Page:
- The maximum fee that we are permitted to charge for UK/EU students is set by the UK government.
- As a general principle, you should expect the tuition fee to increase in each subsequent academic year of your course, subject to government regulations on fee increases and in line with inflation.
- Newcastle University has guaranteed that EU students entering our University in 2017 will pay the UK (Home) rate of fee for the full duration of their programme of study.
- Some of our degrees involve additional costs which are not covered by your tuition fees.
- See more information on all aspects of student finance relating to Newcastle University.
Tuition Fees (International students)Tuition Fees (International students)
Tuition fees for 2018-19 have not yet been confirmed.
£13,980 per year
You will be charged tuition fees for each year of your degree programme (unless you are on a shorter exchange programme).
If you spend a year on placement or studying abroad as part of your degree you may pay a reduced fee for that year.
Please note that the tuition fee amount you will pay may increase slightly year on year as a result of inflation.
See more information relating to all aspects of student finance at Newcastle University.
Scholarships and Financial Support (UK and EU students)Scholarships and Financial Support (UK and EU students)
Scholarships and Financial Support (International students)Scholarships and Financial Support (International students)
Before you apply you will need to check the entry requirements for your chosen degree. We accept a wide range of qualifications offered for entry to our degrees. We welcome applications from international students.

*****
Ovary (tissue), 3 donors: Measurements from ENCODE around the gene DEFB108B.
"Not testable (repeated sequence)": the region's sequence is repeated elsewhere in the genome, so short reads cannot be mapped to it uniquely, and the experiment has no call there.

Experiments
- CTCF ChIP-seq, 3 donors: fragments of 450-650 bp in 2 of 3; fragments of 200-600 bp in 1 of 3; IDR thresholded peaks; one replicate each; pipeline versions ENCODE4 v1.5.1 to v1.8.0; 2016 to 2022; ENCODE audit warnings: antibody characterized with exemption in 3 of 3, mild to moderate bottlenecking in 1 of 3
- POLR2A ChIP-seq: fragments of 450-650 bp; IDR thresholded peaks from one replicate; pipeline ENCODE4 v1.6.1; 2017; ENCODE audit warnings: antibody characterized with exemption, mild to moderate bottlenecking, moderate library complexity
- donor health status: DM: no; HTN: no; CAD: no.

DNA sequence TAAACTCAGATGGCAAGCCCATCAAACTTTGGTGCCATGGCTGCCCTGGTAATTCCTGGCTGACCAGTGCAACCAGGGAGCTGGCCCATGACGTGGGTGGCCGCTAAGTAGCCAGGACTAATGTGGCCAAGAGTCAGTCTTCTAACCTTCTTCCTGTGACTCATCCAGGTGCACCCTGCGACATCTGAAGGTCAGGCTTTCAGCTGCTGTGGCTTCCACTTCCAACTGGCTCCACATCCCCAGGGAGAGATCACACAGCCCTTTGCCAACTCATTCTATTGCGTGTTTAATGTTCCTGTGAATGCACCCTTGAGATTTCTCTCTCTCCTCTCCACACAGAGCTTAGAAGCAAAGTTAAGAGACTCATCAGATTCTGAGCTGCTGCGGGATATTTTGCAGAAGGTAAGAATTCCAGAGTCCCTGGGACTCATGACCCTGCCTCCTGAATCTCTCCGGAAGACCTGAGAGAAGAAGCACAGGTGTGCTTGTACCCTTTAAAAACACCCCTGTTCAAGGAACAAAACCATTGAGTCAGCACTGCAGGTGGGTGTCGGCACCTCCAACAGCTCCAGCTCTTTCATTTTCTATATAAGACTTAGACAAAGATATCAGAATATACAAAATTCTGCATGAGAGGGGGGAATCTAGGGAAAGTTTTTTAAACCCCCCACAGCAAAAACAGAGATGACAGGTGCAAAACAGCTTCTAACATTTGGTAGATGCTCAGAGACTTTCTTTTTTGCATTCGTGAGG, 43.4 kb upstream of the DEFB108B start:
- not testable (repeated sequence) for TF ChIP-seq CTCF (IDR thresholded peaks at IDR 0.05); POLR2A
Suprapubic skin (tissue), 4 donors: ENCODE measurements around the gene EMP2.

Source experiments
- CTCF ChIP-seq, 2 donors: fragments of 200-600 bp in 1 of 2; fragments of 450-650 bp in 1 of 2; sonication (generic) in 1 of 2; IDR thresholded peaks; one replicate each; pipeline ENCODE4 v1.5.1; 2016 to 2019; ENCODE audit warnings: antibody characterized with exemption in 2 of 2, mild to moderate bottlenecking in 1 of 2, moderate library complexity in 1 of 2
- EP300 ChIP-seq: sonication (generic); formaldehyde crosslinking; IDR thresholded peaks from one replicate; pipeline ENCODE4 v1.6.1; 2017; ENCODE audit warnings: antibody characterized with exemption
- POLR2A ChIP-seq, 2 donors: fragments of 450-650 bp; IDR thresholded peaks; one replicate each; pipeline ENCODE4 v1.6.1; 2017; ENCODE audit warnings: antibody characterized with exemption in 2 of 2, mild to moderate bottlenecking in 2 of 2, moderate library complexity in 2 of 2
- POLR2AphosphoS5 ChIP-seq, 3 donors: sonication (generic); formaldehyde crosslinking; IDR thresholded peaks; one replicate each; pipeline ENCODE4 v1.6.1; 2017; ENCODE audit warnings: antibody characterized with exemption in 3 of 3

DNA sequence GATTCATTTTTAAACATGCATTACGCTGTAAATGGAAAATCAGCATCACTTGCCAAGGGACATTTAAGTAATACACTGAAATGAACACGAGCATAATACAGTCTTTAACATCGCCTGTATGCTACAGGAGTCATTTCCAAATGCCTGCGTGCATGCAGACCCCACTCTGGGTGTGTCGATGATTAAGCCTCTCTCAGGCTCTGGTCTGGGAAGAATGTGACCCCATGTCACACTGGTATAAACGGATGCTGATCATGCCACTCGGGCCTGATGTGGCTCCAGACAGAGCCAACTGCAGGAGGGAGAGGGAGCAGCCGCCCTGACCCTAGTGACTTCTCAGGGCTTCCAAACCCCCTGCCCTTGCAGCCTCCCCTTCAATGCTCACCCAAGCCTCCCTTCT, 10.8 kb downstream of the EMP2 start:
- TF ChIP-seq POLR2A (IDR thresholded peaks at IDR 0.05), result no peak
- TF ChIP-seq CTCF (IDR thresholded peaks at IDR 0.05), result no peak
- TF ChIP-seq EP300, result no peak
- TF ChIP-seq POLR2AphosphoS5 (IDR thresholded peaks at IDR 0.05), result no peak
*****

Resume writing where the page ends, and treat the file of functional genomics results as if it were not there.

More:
Applying to Newcastle University through UCAS
To apply for undergraduate study at Newcastle you must use the online application system managed by the Universities and Colleges Admissions Service (UCAS).
UCAS codes for Newcastle University
- institution name - NEWC
- institution code - N21
Ask your teacher or adviser from your school or college for the UCAS buzzword. You need the buzzword when you register on the Apply system. This makes it clear which school or college you are applying from.
All UK schools and colleges and a small number of EU and international establishments are registered with UCAS.
If you are applying independently, or are applying from a school or college which is not registered to manage applications, you will still use the Apply system. You will not need a buzzword.
Making your application
On the UCAS website you can also find out more about: